What is it with live stage comedy in Ft. Worth? There must be something in the water. When Ft. Worth based theatre companies produce dramas, they do fine work. When they take on comedy, they launch into supersonic dimension. Running through September 26, Stage West presents a fearlessly funny production of Alfred Hitchcock’s The 39 Steps, adapted from the movie by Patrick Barlow. Tour de force, or tour de farce: if you worry that movies will make stage performance obsolete, here’s proof that just ain’t so.
I thoroughly enjoyed the national touring show production of The 39 Steps that came through in January 2010 under the auspices of the Dallas Summer Musicals and fit in so perfectly at Dallas’ historic Majestic Theatre. I could not imagine how a regional production could match the professionalism, the marvelous special effects, and the production values of this highly engaging, stylized, hyper-caffeinated tour. To my delight, Stage West’s production not only matches the quality of the touring show but surpasses it in many ways. And laugh? Seldom have I experienced a full house on a lazy Sunday afternoon so brimming over with exuberant mirth. This ‘comedy vaudeville’, a mere stage reflection of a classic movie, works better in the Stage West intimate space.
Here’s what I wrote about the touring show, which applies to Stage West’s performance as well: A loose adaptation of the Hitchcock classic, it’s been a runaway hit in London’s West End since the mid-1990’s and premiered on Broadway in 2008. It combines a rollicking thriller-romance script with vaudeville style comedy routines and Monty Python-esque farce enhanced by an overlay of highly sophisticated mime-like precision movement. Two acts’ worth of hilarity, madcap vaudeville, exotic accents, old-fashioned presentational romance, thrills, chills, classic movie nods and feats of sheer acting magic conspire to amuse and charm both novice and seasoned theatre-goers. A winner with a tight, witty script, the key to this play’s bright success is the many-faceted skills of four dynamic, indefatigable stage talents who perform it.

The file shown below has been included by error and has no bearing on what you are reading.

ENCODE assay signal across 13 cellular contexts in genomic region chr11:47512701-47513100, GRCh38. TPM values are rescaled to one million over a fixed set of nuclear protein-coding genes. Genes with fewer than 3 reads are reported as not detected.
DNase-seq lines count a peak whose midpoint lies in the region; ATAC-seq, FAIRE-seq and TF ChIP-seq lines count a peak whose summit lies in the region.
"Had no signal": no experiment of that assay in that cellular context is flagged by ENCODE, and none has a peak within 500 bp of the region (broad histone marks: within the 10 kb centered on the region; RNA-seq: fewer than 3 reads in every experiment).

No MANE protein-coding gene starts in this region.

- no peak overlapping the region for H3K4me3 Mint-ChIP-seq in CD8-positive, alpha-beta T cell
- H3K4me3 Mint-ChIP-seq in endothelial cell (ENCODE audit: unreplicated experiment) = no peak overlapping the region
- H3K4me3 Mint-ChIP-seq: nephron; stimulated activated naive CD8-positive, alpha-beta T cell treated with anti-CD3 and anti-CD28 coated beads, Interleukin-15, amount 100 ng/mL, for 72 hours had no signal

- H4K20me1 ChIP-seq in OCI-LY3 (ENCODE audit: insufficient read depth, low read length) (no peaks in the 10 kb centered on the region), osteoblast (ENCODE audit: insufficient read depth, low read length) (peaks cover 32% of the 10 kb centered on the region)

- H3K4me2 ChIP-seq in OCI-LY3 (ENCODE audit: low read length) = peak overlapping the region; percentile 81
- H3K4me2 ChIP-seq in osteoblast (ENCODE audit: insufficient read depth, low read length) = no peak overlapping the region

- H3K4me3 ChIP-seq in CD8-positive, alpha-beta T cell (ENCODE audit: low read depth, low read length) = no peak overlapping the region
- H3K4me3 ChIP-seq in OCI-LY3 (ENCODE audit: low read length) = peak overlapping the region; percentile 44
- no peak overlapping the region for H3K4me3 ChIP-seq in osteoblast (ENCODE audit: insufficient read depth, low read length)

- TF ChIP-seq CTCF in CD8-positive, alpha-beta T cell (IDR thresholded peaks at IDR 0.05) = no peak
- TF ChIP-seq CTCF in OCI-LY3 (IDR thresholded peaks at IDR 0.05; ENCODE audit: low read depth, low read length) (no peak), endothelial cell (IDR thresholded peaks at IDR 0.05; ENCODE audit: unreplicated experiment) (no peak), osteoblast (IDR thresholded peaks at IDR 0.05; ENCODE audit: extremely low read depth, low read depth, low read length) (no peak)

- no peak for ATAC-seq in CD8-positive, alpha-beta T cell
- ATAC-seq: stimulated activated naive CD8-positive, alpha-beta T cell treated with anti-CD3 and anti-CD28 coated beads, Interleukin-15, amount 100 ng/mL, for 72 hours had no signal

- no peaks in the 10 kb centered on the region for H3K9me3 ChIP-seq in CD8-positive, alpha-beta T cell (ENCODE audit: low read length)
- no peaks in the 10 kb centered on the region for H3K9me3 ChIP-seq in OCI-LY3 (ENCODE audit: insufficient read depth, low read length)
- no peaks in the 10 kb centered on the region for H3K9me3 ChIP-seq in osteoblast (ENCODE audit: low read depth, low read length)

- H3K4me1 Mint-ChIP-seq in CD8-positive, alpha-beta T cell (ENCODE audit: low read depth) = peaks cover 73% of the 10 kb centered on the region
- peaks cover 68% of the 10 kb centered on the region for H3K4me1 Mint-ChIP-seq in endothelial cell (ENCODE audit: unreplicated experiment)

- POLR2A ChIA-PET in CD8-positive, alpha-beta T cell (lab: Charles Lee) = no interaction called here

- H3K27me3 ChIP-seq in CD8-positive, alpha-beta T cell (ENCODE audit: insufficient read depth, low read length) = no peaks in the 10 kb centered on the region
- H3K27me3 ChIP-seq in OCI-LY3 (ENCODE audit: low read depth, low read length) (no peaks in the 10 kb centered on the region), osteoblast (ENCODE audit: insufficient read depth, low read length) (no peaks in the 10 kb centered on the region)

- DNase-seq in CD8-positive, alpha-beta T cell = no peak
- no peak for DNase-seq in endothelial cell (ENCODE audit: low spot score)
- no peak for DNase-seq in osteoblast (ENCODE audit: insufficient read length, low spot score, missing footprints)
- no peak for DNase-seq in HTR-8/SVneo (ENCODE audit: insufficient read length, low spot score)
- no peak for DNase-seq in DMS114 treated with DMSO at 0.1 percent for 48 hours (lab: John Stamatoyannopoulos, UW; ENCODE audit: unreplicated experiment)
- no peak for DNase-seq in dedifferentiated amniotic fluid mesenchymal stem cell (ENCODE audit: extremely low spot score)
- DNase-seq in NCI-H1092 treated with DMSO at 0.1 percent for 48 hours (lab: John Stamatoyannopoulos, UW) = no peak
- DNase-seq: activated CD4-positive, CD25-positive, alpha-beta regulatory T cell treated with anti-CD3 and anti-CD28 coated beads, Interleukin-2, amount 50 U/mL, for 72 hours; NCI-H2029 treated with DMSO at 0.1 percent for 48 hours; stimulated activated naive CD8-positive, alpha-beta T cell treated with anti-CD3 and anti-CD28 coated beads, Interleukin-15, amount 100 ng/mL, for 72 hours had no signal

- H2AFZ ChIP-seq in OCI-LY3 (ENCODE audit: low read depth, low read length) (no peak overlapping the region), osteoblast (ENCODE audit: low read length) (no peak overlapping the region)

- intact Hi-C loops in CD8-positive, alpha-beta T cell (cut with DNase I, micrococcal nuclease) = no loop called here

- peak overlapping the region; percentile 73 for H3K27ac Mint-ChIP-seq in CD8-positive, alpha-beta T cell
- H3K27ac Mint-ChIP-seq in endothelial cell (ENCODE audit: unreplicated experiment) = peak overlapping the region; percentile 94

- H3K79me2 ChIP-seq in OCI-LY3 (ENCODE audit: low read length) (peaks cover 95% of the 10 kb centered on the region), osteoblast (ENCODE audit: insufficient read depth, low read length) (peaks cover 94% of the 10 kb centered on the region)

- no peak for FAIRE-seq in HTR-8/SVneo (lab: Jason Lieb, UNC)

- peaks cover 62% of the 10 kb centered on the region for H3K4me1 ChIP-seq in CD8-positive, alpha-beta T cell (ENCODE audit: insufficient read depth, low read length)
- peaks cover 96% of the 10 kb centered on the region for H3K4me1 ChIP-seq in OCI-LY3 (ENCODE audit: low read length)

Yes, there are only four actors: two clowns and one each romantic male and female lead. Together they play close to one hundred different characters, with vastly different accents, ages, blocking, motivations and full costume, hat and wig changes. Most of the props and set pieces in the show are carried, or dragged, on and off by said same actors. Hand it to Stage West’s properties design team of Emily Frei, Josh Cain and Lynn Lovett for making it all look so easy, and so absolutely right, in every scene. The spare set design includes two fully operational, ornate opera boxes mounted upstage on either side of the space, from which characters lurk, plot intrigue and dangle in death throes, while conveying the real sense of a 19th century play house. (James Wolk, Jim Covault and Jason Domm) Sound design by the creative team of Dana Schultes and Justin Flowers adds a sensory dimension that fully compliments the whimsy and suspense that unfold lickety-split before an amazed audience’s eyes.
Director Jim Covault has a sixth sense for comic timing, and his talents truly shine here. His two clowns (spryly kinetic Mark Shum and ever droll Michael Corolla) never miss a beat or a physical moment or a line delivery or a comic punch as they careen along, sometimes trading places on stage as multiple characters in the span of less than a minute or two. Choreographed to their batting eyelashes, they are exhilarating to watch. Lee Trull, exploring an effete arched eyebrow and maximizing casual macho savoir-faire, is perfectly cast as the stuffy reluctant British protagonist, Richard Hannay, more of a cad than a gentleman, loveable in spite of himself. Playing against him (literally and figuratively) Cheryl Lowber makes a steamy femme fatale and an engagingly earnest heroine, who warms the half-frigid heartstrings of imperturbable Richard while sweeping the audience off its virtual feet as well.
Go ahead. Drink that magic water in Ft. Worth. Stage West’s production of Alfred Hitchcock’s The 39 Steps will slake your thirst for jolly good fun, high-dee-ho.
Through September 26, 2010. For tickets: http://www.stagewest.org